The Enchanted Rocks of Checta

11 Dec

Well, my comrades, I arrived in Perú on Wednesday morning after a wild ride thanks to the two deportees sitting beside me; one who travelled all the way to Lima with me, the other who bade us a cordial farewall in Colombia and escaped the airport police. After two days of sleep and the joys of Peruvian cusine, I head out to see the petroglyphs of Checta, which is where the following story and photographs were born.

We are a gathering – but we are not rocks. All who were once warriors now live on as storytellers. You may think we were a mountain that once fell apart, a god who crumbled and scattered his ashes over the bodies of friends. No, we are warriors of the gods, the spirits who live in the mountains. We onced walked and spoke to the people; we once rose in rebellions and fought against Spaniards. We lost, but it doesn’t matter. A conquest cannot make the gods leave their mountains nor can it make the stories leave their warriors.

You can walk over a mountain as though you were walking through a life. Each mountain has a character; a spirit we call the apu. Some apus are widows, others are dancers – some want blood, others want family. If your life were a mountain, would she be lush, covered in jungles, with the sudden flight of birds? Would she be a desert mountain, realising that you don’t need very much and you love her silence? Is she steep? How are her caves? Did you go in them to paint or did you seek refuge?  

Her rocks are the symbols of the apu, the stories of your lifetime. “These are the creatures that lived by my side; these are the myths I preserved despite wind, rain and time.”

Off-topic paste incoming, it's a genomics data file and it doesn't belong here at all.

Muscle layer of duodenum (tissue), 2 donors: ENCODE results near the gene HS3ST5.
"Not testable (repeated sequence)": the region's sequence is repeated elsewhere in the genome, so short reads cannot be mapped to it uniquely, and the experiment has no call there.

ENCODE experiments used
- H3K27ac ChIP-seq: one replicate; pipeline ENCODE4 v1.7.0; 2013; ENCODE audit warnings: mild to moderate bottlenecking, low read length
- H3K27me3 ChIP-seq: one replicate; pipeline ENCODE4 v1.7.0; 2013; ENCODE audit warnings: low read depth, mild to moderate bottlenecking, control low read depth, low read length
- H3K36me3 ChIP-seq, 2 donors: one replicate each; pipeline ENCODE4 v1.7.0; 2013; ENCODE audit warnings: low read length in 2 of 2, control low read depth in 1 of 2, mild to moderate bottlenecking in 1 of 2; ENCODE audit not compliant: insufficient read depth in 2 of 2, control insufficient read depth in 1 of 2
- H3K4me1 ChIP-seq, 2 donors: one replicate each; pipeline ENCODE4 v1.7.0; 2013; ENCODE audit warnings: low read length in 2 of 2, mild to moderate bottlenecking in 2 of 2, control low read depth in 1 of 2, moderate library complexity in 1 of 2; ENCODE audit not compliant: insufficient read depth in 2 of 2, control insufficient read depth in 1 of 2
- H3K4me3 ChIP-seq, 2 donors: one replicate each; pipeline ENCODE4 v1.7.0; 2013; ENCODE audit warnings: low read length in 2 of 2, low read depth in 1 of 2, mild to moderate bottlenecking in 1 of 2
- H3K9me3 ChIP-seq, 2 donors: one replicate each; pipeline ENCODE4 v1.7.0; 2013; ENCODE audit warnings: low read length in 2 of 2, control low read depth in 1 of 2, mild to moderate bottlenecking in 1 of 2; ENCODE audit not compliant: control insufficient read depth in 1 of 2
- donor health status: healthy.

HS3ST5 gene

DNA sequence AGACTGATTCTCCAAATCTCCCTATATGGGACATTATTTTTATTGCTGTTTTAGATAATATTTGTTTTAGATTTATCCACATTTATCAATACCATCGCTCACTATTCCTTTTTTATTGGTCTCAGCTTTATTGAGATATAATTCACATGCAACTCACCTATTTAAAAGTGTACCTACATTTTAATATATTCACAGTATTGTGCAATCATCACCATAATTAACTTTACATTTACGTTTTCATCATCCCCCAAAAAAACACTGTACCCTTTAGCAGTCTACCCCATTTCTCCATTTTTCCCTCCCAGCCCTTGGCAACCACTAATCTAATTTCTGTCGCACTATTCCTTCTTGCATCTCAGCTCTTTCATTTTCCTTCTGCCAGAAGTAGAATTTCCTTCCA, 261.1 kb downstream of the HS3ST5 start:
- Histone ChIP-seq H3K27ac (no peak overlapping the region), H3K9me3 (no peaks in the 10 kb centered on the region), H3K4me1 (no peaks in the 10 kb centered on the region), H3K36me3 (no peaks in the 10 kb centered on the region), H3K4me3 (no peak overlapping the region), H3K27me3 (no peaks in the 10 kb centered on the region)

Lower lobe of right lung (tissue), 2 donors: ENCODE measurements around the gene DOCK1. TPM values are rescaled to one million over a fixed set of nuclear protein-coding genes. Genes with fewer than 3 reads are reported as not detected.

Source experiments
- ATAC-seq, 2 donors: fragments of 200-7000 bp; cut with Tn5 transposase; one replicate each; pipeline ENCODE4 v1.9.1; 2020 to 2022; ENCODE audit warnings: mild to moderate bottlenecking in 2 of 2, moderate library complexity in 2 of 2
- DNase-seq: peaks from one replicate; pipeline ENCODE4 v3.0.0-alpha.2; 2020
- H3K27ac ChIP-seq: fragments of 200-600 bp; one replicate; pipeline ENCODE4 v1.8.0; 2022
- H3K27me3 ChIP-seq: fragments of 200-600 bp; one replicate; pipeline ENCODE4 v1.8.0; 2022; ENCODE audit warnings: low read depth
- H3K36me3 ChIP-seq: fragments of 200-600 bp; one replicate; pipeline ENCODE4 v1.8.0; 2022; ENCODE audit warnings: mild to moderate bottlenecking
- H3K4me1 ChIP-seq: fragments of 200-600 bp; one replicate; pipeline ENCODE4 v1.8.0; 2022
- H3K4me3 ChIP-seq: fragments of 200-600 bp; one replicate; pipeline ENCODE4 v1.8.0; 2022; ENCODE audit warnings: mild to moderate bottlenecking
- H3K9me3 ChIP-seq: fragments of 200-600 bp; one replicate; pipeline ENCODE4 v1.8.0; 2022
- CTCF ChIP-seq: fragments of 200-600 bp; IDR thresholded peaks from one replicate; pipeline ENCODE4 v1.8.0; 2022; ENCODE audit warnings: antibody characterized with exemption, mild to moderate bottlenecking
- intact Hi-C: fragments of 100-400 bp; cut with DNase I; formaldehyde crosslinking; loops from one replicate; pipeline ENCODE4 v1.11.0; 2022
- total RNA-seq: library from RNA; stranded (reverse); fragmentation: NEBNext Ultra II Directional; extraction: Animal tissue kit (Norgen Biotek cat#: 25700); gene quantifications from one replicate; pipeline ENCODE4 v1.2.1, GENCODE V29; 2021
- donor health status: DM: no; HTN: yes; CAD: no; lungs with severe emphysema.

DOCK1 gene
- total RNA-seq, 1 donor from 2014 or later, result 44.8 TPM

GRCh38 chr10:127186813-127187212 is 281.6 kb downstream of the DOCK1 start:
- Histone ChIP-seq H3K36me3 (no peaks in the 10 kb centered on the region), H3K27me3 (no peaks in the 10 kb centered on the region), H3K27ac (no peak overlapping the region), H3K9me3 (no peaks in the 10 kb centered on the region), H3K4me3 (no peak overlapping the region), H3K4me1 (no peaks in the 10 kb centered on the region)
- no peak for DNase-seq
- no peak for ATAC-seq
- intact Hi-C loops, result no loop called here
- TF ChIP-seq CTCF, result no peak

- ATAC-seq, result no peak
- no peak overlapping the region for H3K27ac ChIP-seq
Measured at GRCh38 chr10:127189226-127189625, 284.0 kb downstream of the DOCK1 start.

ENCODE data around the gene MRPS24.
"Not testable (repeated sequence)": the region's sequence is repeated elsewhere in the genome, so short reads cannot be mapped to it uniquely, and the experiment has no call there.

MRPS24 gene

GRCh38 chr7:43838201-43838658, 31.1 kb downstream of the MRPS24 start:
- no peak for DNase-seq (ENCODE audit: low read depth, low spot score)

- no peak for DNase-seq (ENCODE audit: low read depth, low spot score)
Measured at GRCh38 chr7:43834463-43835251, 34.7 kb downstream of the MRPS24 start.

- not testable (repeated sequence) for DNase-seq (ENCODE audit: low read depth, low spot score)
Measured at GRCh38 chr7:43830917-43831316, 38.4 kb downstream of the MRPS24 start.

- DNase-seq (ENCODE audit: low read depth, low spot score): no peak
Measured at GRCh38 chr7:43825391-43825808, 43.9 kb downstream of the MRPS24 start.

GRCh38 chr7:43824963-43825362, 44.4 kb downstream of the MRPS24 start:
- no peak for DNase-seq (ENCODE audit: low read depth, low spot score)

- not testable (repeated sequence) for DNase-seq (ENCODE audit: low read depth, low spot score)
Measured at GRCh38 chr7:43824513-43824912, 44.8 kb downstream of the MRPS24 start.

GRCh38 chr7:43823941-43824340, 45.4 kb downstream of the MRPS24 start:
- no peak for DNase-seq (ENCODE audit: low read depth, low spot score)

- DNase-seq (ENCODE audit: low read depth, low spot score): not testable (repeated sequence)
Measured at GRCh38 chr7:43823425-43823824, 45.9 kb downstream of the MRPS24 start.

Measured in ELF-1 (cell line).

This is what I chose to believe in; the eye of the mountain. These are the animals I looked at, who I thought were perhaps like me, like the snake who taught me to burrow or the puma who taught me to laugh.”

These are my ghouls with a good sense of humour. Perhaps I’m a little bit morbid but I’m glad to be laughing:

This is the face I thought was a monster – but when I finally dared to hear him speak, I realised he was not a monster but a wise man with the following message: “Every person is born as a fragment of the sun, illuminated with their individual colour. We all shine in different ways. True wisdom, however, is learning to shine not only with your colour but with all the colours of all the people.”

These are the creatures who said, “Go away, I won’t tell you who I am and I certainly won’t let you in.” I wanted to tell them they had it all wrong; they were in my life and there’s plenty of room on my mountain for being grumpy and weird.

As I listened to the stories of rocks who were once warriors, a cold wind grew on the mountain and I had the insistent feeling of being watched. But between the rocks and on the peaks of the other mountains were only cacti. Repeatedly I mistook the cacti for men. Men standing, warriors watching. I attempted to photograph my feeling of being watched but the men decidedly remained cacti.

Pre-Columbian cultures believed that every thing is a spiritual manifestation which is free to change its form.They knew a time when the illusion of appearance was easily manipulated: people transformed into birds, pumas transformed into people. The deeper you travel into the Andes, the stronger you will realise this traditional belief to be. In unique Peruvian poetry, the mountains are gods, the rocks were once warriors – and men became cacti who could survive the passage of time without water and so remain forever on their mountain. Can you blame my mistake? In Perú there is still much room for magic.